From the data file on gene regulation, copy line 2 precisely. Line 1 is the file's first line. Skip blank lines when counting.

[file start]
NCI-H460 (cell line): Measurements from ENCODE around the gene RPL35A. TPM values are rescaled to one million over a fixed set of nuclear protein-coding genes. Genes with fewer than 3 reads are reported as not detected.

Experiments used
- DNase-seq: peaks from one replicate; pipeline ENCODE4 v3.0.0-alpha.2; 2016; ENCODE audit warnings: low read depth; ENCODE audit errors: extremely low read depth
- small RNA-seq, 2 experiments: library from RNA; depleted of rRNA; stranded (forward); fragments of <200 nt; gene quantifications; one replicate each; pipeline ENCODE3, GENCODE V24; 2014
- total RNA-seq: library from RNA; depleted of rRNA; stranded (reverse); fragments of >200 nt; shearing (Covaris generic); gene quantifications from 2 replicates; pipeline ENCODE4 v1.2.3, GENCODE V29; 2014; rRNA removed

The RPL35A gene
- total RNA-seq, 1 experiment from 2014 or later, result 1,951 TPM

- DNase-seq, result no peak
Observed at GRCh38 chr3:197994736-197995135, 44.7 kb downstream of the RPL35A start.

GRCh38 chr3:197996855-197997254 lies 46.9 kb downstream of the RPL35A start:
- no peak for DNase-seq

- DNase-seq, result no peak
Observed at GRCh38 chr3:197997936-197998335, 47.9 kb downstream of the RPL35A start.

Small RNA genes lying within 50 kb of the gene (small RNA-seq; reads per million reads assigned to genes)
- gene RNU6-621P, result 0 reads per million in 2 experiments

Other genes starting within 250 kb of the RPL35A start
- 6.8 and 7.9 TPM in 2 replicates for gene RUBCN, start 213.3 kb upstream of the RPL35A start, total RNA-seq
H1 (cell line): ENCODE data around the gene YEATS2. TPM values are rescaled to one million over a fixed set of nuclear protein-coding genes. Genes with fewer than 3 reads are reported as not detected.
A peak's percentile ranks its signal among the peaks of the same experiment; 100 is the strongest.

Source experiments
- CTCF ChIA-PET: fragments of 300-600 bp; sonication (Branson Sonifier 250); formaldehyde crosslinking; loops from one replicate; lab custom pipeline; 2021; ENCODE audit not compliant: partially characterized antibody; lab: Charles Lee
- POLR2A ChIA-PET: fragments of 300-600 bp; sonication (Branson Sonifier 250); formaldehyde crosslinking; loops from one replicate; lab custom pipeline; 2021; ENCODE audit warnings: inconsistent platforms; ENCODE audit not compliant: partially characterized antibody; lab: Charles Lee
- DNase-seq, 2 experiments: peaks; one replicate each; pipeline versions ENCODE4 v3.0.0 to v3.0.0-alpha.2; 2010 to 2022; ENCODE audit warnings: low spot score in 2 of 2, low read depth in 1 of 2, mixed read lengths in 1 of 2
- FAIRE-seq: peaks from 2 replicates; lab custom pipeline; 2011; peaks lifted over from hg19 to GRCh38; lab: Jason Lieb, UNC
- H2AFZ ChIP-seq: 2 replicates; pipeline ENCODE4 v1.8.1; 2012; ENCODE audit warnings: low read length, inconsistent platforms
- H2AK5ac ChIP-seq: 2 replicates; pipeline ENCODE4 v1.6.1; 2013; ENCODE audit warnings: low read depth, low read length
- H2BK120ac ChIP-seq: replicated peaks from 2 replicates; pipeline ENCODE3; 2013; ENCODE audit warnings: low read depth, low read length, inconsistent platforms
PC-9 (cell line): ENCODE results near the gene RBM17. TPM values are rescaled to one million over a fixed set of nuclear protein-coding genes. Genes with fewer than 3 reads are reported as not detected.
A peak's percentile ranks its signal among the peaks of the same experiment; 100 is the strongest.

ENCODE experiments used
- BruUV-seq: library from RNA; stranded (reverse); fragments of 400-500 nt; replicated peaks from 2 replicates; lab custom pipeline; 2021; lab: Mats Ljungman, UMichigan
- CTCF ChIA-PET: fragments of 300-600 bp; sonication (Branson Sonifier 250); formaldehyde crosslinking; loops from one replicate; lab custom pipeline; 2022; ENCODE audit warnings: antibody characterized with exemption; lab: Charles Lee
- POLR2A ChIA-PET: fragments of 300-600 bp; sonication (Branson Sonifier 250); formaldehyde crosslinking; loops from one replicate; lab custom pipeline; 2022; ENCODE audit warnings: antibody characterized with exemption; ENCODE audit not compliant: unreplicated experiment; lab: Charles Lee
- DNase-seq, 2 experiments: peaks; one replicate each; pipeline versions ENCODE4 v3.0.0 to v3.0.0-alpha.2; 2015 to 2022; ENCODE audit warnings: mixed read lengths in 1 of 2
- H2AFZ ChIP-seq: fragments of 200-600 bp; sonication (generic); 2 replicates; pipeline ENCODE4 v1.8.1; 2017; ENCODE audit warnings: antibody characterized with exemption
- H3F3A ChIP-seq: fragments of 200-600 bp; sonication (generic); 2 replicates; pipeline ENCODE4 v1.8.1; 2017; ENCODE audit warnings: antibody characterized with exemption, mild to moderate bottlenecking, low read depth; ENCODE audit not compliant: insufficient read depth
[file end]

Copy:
Experiments used